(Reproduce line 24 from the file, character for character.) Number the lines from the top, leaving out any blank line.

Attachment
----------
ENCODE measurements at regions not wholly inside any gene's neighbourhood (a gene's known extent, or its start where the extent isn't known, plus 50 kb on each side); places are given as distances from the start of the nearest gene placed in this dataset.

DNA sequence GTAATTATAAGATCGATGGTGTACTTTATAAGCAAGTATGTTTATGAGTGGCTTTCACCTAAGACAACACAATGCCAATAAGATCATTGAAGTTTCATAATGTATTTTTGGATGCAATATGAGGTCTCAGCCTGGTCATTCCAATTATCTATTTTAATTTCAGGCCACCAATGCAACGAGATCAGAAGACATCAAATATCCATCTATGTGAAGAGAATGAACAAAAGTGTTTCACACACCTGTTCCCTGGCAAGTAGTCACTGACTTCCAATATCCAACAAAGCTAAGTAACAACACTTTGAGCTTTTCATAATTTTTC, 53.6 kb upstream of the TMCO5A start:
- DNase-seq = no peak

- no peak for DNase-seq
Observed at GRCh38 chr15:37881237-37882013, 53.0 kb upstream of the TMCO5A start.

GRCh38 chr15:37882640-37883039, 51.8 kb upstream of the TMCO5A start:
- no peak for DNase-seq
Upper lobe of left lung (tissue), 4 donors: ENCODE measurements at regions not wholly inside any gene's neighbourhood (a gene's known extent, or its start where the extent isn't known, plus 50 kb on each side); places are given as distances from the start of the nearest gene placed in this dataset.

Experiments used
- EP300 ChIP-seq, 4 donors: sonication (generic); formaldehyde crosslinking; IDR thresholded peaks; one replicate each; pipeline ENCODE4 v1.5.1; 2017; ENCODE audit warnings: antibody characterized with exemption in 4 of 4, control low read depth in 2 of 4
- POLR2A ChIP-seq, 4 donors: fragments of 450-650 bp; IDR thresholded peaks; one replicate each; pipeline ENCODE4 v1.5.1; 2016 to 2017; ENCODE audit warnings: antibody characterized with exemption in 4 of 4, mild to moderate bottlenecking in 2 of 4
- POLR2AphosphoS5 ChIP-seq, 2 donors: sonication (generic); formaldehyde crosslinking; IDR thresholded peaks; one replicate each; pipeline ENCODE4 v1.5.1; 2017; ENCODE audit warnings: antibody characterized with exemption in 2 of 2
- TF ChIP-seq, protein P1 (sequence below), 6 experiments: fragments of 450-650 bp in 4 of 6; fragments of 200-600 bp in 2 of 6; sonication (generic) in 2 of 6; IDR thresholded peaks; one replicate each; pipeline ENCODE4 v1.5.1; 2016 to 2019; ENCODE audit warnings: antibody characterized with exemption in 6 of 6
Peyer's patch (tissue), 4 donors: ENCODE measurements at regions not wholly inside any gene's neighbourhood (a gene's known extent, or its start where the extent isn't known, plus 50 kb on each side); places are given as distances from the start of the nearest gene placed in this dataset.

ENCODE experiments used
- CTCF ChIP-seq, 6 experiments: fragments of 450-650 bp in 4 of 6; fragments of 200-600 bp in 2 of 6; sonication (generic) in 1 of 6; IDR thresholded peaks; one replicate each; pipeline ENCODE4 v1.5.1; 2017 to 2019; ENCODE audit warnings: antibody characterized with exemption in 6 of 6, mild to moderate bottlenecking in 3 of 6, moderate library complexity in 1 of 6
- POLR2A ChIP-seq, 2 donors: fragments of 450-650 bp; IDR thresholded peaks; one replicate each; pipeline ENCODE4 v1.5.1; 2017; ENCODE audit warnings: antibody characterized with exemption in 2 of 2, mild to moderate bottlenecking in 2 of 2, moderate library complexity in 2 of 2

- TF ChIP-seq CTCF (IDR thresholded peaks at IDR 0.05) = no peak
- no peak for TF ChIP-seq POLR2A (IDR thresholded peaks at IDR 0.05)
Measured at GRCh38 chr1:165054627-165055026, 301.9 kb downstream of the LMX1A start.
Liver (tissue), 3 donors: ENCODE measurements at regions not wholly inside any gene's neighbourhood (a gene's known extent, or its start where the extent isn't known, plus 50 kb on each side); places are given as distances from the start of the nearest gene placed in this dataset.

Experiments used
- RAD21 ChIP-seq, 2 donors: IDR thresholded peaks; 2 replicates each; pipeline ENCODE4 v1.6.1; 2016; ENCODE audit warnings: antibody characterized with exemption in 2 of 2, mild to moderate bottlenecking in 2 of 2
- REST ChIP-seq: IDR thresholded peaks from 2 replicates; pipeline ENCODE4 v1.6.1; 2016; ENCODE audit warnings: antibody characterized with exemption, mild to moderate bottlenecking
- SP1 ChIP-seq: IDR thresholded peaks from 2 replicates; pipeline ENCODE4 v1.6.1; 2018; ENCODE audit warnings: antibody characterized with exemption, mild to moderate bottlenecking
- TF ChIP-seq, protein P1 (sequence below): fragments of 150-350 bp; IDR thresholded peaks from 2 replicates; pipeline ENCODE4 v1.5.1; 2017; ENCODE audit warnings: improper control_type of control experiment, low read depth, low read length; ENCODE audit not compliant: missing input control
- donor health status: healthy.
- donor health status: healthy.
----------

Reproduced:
- REST ChIP-seq: IDR thresholded peaks from 2 replicates; pipeline ENCODE4 v1.6.1; 2016; ENCODE audit warnings: antibody characterized with exemption, mild to moderate bottlenecking